Most automatic gearboxes use an oil bath (or fluid coupling) to transmit power. This means that historically auto ‘boxes have been less economical as well as slower than their manual counterparts. This is where this ZF unit scores; with faster shift times and more ratio, cars fitted with this gearbox accelerate faster and are more economical than their manual equivalents (on paper at least).
One might think that 8 ratios are too many and unwieldy – but in practice you simply select ‘drive’ and let the gearbox do the work. The fact is you never really know what gear you are in and frankly it doesn’t matter.
2016 to Now – F54 Clubman
The latest Clubman is based on BMW’s UKL2 platform (shared with the BMW 2 Series, BMW X1 and BMW X2) and is a ‘proper’ sized family car capable of hauling your kid to University with all that they (and some of what you) own.
All engines are turbocharged and perhaps the best engine / gearbox combination is the 2 litre diesel with the excellent 8 speed auto found in many other BMW models. In this guise the car is superbly quiet, refined and economical but also quick when the mood takes you.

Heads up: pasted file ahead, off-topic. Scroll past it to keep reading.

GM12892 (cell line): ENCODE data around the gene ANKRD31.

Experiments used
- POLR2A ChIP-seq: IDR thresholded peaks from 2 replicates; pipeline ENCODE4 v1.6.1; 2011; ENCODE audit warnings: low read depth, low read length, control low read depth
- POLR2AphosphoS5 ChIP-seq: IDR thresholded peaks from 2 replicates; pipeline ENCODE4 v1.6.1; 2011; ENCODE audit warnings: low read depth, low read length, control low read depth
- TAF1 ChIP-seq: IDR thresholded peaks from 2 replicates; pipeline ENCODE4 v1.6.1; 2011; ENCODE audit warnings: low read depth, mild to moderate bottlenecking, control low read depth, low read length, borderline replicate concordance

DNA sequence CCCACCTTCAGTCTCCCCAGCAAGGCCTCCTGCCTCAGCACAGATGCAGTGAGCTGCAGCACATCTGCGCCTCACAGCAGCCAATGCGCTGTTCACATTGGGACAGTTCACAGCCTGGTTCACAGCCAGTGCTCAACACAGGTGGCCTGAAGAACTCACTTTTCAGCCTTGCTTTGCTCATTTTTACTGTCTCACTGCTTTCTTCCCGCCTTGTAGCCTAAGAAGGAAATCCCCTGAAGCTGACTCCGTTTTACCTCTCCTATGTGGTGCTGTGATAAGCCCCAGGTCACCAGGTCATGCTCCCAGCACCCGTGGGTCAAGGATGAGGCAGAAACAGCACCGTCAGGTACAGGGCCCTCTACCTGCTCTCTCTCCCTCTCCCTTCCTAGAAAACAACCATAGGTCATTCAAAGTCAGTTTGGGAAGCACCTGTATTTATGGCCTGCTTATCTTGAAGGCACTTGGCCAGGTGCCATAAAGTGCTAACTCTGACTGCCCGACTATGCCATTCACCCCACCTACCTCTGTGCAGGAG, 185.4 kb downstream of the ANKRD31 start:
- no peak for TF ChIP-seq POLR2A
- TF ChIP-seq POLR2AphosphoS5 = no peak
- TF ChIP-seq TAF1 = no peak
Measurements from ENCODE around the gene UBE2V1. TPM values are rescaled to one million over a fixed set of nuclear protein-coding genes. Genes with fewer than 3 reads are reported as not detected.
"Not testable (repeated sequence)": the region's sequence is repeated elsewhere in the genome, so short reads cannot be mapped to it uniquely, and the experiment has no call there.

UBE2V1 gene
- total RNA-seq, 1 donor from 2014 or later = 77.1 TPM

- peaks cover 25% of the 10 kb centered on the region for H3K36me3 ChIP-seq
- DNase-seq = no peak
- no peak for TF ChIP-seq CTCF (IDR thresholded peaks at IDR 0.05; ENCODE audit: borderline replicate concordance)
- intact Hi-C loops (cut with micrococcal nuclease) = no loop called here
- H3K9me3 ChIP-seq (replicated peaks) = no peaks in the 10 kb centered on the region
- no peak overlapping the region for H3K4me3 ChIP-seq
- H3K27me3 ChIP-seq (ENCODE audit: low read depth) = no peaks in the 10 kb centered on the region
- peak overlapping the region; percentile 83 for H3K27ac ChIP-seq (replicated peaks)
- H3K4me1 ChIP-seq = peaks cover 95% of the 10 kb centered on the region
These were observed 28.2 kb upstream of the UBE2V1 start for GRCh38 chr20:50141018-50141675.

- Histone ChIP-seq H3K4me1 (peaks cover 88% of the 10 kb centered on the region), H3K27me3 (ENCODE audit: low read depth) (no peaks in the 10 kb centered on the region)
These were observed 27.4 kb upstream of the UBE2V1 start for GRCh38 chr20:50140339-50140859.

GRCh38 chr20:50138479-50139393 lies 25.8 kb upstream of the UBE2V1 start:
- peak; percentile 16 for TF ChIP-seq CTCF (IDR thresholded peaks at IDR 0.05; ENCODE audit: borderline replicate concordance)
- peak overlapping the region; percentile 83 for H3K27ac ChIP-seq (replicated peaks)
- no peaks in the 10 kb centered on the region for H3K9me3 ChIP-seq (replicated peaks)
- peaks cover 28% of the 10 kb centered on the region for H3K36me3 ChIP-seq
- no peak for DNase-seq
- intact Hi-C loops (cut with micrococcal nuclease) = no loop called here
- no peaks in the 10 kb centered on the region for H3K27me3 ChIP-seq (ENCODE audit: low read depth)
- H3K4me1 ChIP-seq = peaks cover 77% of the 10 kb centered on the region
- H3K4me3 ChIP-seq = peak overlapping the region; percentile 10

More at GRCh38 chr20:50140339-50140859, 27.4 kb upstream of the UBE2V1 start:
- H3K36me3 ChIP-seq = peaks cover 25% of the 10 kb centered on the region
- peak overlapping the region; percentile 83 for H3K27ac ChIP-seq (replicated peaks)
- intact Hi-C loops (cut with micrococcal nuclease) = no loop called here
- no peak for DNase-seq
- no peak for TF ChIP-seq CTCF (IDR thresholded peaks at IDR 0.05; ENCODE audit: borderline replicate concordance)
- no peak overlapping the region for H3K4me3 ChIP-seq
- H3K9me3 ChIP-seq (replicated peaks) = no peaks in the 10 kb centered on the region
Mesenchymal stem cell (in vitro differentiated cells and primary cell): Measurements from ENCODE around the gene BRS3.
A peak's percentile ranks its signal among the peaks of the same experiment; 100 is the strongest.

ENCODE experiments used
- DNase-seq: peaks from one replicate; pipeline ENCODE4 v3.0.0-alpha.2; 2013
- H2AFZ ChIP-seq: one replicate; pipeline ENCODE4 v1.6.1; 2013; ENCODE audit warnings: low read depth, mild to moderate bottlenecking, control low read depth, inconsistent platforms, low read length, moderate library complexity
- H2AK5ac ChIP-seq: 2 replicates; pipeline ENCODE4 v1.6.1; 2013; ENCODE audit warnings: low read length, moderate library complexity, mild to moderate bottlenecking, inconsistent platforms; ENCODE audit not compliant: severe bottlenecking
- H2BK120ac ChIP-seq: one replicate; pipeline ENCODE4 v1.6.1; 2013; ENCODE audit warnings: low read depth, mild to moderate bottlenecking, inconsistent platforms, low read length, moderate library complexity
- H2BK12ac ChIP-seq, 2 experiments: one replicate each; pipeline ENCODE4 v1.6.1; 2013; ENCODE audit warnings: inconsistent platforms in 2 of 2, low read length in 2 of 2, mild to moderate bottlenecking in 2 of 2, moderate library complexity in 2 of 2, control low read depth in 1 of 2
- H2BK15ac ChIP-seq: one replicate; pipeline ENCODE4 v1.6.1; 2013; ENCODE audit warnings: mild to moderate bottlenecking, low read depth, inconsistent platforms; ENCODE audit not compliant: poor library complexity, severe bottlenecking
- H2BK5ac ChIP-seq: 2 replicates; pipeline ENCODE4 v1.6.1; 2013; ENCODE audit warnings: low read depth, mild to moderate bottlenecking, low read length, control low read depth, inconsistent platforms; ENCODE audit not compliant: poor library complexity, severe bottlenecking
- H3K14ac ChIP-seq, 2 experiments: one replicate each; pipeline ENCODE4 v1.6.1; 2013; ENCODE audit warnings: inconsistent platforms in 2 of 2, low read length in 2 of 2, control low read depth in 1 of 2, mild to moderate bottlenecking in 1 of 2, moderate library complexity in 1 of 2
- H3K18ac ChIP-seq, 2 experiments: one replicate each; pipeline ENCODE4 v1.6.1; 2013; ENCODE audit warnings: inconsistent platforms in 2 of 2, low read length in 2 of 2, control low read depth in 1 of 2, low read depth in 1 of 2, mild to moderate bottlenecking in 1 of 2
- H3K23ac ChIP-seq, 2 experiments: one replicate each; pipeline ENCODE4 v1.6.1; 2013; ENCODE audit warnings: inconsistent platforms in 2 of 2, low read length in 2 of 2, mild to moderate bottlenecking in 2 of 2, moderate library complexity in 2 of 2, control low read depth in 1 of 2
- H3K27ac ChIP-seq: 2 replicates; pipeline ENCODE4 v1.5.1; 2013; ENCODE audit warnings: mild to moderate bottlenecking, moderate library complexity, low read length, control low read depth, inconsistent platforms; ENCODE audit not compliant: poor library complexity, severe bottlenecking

The model variants follow a familiar theme:
- Clubman One – 1.5 Petrol (100 bhp)
- Clubman Cooper 1.5 Petrol turbo (134 bhp)
- Clubman Cooper S 2.0 litre Petrol turbo (189 bhp)
- Clubman John Cooper Works 2.0 Litre Petrol Turbo (227 bhp)
- Clubman One D – 1.5 Diesel Turbo (114 bhp)
- Clubman Cooper D – 2.0 Litre Diesel Turbo (147 bhp)
- Clubman Cooper SD 2.0 Litre Diesel Turbo (187 Bhp)
2015-Now – F55 four door hatchback
Much has been made of this first ever 5 door MINI and in truth this is the first time a MINI can be properly compared to a 5 door VW Golf, Audi A3, Ford Focus or Vauxhall Astra. That said it is smaller than any of these competitors – the clue is in the name.
Despite the increased size, it’s still recognisably MINI with a familiar shape to the grille, headlights, ‘floating roof’ and rear lights – although those are much wider than previous versions.